Bidens Get Coronavirus Vaccine in Bid to Boost Public Confidence

President-Elect Joe Biden and his wife, Jill Biden, received the coronavirus vaccine on Monday, joining a list of U.S. political leaders who’ve sought to boost public confidence in the shot.

Joe Biden received the first of a two-shot regimen at a public event at ChristianaCare Hospital in Wilmington, Delaware, on Monday. Jill Biden got the vaccine earlier in the day. Both received the Pfizer-BioNTech vaccine.

“We owe these folks an awful lot, the scientists and the people who put this together, the frontline workers,” Biden said.

He also said that the Trump administration “deserves some credit, getting this off the ground, Operation Warp Speed,” referring to the White House plan to speed vaccine development. “I also think it’s worth saying this is great hope,” he added, before reminding people to wear masks and not travel for the holidays.

189,099 in U.S.Most new cases today

+11% Change in MSCI World Index of global stocks since Wuhan lockdown, Jan. 23

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3.​7% Global GDP Tracker (annualized), Nov.


Vice President Mike Pence, Senate Majority Leader Mitch McConnell and House Speaker Nancy Pelosi have also publicized their vaccinations as polls show doubts among Americans about its efficacy.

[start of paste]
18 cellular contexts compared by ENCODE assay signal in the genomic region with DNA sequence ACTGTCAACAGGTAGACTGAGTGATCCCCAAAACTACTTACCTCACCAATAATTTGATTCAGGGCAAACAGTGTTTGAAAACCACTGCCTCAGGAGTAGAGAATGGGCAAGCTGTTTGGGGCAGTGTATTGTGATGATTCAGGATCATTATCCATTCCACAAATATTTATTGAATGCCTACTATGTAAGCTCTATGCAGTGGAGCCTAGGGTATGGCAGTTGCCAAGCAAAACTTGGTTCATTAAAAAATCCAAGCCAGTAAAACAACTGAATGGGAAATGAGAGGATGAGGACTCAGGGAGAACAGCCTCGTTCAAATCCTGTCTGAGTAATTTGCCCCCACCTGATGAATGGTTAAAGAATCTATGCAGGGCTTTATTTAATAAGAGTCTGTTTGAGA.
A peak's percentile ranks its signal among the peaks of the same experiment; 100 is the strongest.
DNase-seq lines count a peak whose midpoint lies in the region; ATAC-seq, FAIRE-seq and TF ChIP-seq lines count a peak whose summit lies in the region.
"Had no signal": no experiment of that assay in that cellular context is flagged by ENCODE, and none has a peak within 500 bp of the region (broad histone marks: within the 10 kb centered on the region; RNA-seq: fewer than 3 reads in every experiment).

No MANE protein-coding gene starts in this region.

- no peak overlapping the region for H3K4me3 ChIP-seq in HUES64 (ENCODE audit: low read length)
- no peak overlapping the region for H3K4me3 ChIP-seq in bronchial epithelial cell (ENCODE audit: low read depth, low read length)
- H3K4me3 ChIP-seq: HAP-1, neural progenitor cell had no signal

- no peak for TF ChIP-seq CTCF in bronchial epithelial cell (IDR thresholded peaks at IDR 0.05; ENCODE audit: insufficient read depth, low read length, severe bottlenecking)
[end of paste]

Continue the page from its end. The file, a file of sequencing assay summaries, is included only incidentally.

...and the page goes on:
President Donald Trump has not received it, hasn’t said when he will and has been all but absent from the public events around the distribution of the first two vaccines to receive emergency use authorization.

The U.S. has recorded almost 18 million cases of the coronavirus, and over 317,000 deaths, with one American dying from the virus every 41 seconds over the past month.

Biden has made coronavirus relief a pillar of his campaign and transition, while signaling it will be a core focus of his presidency. He’s pledged to require masks in federal jurisdictions and work with governors and mayors to boost mask-wearing in their communities.

Biden has also warned that vaccinations will move more slowly than the Trump administration has indicated. Vivek Murthy, who Biden has picked to serve as surgeon general, said Sunday that the vaccine won’t likely be widely available to Americans before summer or even fall.

“If everything goes well, then we may see a circumstance where by late spring, you know, people who are in lower-risk categories can get this vaccine, but that would really require everything to go exactly on schedule,” Murthy said Sunday on NBC’s “Meet The Press.”

“I think it’s more realistic to assume that it may be closer to mid-summer or early fall when this vaccine makes its way to the general population,” he said. “So, we want to be optimistic, but we want to be cautious as well.”

— With assistance by Justin Sink

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